Namisu is a UK based pen manufacturer, and they design pens with minimalistic aesthetics. The Namisu Ixion was their fifth Kickstarter Project, launched in June 2017. There were a choice of three materials for the pen- aluminium, brass and titanium, in increasing order of prices. The pens feature #6 Bock nibs, and by default, they come with a steel nib. Titanium and gold nibs come as add-ons. The filling system is cartridge converter, and it is of the standard international variant. This pen features a faceted, clipless cap, and a cylindrical barrel.
I opted for the Blue Aluminium version, with stainless steel finials and grips, alongside with an Extra Fine steel nib.
Originally slated for delivery in October 2017, the project was met with many delays, much to the annoyance of many backers. It was only on 3rd March 2018 that I took delivery of my pen, making the wait almost 8 months long.
Unpacking the order, the picture below shows the items that I have received- the pen itself, alongside with an additional Extra Fine steel nib (that I intend to use on other pens), as well as a Schmidt K5 converter. The pen by default, does not come with a converter- the converter was an £2.50 add on.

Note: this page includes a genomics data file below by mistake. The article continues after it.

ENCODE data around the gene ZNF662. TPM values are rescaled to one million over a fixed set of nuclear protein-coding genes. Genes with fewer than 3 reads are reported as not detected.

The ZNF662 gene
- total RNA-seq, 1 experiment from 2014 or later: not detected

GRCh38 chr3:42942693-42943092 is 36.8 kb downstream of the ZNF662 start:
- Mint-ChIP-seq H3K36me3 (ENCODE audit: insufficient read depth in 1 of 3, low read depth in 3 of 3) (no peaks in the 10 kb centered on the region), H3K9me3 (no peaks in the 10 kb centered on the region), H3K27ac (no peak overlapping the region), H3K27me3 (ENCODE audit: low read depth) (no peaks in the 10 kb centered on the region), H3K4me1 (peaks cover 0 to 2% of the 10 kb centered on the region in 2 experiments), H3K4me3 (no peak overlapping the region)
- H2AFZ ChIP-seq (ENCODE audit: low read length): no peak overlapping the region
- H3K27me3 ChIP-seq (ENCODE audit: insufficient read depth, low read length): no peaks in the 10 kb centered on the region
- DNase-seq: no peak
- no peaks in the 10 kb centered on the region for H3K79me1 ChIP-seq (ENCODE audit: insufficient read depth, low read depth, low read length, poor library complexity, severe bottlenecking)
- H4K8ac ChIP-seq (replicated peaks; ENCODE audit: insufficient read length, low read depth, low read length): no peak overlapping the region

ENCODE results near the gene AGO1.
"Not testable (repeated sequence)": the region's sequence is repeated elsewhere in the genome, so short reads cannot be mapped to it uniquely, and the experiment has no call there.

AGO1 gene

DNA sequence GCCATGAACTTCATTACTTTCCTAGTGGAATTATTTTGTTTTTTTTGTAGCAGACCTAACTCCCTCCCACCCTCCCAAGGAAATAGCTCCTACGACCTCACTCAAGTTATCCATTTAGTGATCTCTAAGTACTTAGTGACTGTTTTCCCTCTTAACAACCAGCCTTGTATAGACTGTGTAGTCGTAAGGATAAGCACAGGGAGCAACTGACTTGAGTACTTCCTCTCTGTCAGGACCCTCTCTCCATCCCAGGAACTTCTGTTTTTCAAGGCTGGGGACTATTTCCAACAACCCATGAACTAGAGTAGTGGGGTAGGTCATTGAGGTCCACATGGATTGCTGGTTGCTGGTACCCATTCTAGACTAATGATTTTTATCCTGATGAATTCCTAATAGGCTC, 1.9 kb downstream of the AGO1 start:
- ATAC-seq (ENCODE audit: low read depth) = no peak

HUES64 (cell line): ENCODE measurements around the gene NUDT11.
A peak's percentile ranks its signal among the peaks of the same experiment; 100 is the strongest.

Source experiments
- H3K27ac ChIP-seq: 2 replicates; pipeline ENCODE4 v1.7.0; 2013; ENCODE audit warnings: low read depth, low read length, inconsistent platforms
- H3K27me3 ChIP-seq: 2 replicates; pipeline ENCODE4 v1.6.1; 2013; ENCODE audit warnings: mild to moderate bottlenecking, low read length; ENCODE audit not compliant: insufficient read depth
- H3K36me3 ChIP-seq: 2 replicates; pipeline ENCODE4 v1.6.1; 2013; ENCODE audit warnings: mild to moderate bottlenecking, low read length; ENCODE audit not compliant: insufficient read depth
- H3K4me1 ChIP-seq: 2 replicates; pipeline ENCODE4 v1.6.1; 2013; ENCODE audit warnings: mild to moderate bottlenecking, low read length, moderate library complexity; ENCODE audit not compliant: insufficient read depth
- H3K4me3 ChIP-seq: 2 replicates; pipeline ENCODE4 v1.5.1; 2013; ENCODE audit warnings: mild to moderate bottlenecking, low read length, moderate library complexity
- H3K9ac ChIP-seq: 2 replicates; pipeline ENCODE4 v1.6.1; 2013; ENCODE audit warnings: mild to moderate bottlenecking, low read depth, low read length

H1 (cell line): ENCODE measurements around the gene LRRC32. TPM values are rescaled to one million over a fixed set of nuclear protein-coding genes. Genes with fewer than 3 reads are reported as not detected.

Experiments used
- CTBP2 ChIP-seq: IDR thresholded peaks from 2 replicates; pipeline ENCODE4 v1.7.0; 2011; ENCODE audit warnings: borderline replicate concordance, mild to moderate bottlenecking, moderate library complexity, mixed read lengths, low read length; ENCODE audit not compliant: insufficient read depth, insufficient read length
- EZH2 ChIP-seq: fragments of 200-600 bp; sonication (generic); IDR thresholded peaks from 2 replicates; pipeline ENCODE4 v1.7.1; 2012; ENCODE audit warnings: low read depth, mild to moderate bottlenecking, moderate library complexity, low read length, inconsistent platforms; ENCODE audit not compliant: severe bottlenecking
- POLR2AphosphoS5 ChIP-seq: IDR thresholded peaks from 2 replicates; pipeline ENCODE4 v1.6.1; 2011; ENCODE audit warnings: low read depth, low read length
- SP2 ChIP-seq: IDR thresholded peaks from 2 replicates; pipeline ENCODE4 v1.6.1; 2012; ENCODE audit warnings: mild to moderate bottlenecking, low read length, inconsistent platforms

Backers of the Kickstarter project would also find the instructional leaflet from Namisu, as seen below:
Opening the resalable plastic bag, the Namisu Ixion, is revealed, alongside with a Namisu branded nylon pen sleeve, which is a very nice touch as it enables the pen to be carried around and to be protected from scratches:
Features of the pen
The Namisu Ixion has a clean design and the only branding is the Namisu logo printed onto the faceted cap, as shown in the picture above. The cap is a screw type and it takes one and three quarters revolutions to unscrew it.
Here is the pen with its cap removed:
The Namisu Ixion comes with a choice of stainless steel or brass finials and grips. I opted for the stainless steel option as seen below:
Removing the cap, a close up of the #6 Bock Steel nib is shown below:
The pen can be posted as well, which I find slightly back heavy, but it is nothing too bad, though I don’t usually post my pens unless I really have to:
The pen weighs in 42g in total- 31g without the cap, and the cap weights 11g, as shown in the following three images:
The Bock nib that came with the pen had its tines slightly misaligned out of the box, so that reflects the lack of care Bock has placed into Quality Control (QC). Nevertheless, I was able to make the tines align together.
The nib and feed had been flushed and dried prior to me doing the writing sample shown below:
The nib writes on the wet side of an Extra Fine, bordering (and maybe perhaps comparable) to a Fine nib. This is another aspect where I wished Bock exercised more QC but nevertheless, the nib wrote very smoothly and without any skipping. Coupled with Pilot Blue Black on good quality paper, the writing experience was quite simply, a pleasure, though crisp and thin lines are not to be expected from this nib.
My thoughts and conclusion about the Namisu Ixion